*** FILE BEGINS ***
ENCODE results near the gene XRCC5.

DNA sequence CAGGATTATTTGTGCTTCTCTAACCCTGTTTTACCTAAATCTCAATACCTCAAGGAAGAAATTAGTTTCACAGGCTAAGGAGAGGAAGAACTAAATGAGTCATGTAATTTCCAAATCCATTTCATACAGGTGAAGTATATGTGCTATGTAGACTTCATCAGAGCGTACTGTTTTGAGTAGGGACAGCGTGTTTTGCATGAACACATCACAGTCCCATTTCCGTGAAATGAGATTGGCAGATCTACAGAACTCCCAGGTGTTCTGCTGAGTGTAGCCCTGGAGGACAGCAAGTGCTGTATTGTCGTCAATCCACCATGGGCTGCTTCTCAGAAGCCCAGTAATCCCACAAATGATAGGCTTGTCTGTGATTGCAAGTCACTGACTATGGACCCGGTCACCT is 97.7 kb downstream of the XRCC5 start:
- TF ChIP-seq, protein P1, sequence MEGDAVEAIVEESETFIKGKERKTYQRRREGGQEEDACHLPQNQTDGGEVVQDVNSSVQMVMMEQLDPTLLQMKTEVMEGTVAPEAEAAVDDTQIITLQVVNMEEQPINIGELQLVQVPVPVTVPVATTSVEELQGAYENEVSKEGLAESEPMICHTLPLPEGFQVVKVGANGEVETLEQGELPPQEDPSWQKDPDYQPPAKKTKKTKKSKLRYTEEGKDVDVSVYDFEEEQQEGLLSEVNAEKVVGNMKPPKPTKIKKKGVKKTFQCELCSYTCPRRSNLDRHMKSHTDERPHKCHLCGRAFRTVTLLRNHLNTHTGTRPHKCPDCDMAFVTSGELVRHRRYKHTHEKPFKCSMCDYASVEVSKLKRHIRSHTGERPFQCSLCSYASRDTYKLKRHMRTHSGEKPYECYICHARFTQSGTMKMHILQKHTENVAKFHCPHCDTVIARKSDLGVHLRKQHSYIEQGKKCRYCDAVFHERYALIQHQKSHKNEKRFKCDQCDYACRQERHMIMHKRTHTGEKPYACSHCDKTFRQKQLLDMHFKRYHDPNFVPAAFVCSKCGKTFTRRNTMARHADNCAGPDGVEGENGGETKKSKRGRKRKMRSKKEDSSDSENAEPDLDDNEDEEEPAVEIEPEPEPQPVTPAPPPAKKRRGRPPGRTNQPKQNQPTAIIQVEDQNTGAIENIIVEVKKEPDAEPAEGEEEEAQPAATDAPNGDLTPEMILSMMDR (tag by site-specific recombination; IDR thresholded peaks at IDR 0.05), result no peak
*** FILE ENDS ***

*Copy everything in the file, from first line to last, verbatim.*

ENCODE results near the gene XRCC5.

DNA sequence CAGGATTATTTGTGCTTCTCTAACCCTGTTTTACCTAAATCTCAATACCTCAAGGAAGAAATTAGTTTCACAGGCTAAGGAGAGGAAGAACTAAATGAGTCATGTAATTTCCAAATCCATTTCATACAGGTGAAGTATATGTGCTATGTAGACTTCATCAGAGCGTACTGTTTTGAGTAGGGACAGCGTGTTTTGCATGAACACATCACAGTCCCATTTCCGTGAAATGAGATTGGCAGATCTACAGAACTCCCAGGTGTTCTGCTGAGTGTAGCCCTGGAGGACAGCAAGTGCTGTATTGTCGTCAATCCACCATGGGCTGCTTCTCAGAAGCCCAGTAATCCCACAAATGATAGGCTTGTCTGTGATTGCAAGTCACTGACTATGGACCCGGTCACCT is 97.7 kb downstream of the XRCC5 start:
- TF ChIP-seq, protein P1, sequence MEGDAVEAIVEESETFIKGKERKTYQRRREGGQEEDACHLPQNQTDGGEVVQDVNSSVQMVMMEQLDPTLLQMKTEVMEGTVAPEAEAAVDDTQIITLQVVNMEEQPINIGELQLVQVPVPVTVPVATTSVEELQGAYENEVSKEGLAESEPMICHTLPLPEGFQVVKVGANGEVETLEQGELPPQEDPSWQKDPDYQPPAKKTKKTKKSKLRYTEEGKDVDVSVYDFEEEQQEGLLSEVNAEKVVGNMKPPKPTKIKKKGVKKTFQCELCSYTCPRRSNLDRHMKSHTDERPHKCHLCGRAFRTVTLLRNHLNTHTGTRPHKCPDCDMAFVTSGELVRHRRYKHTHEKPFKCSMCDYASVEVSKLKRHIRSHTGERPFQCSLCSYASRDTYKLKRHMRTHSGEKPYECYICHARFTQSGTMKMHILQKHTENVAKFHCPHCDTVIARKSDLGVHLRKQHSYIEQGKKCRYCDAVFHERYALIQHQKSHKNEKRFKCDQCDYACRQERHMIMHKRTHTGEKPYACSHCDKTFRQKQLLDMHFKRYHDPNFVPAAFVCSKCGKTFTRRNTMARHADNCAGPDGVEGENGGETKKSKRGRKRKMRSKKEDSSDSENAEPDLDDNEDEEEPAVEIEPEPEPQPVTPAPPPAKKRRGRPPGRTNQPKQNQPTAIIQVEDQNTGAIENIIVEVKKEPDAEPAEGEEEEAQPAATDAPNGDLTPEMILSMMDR (tag by site-specific recombination; IDR thresholded peaks at IDR 0.05), result no peak